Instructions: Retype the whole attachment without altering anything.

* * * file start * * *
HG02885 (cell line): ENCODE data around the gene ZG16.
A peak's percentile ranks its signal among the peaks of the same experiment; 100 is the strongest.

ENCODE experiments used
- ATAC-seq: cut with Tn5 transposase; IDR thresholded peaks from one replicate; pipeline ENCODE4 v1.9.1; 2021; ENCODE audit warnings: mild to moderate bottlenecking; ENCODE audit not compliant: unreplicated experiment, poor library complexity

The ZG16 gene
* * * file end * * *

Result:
HG02885 (cell line): ENCODE data around the gene ZG16.
A peak's percentile ranks its signal among the peaks of the same experiment; 100 is the strongest.

ENCODE experiments used
- ATAC-seq: cut with Tn5 transposase; IDR thresholded peaks from one replicate; pipeline ENCODE4 v1.9.1; 2021; ENCODE audit warnings: mild to moderate bottlenecking; ENCODE audit not compliant: unreplicated experiment, poor library complexity

The ZG16 gene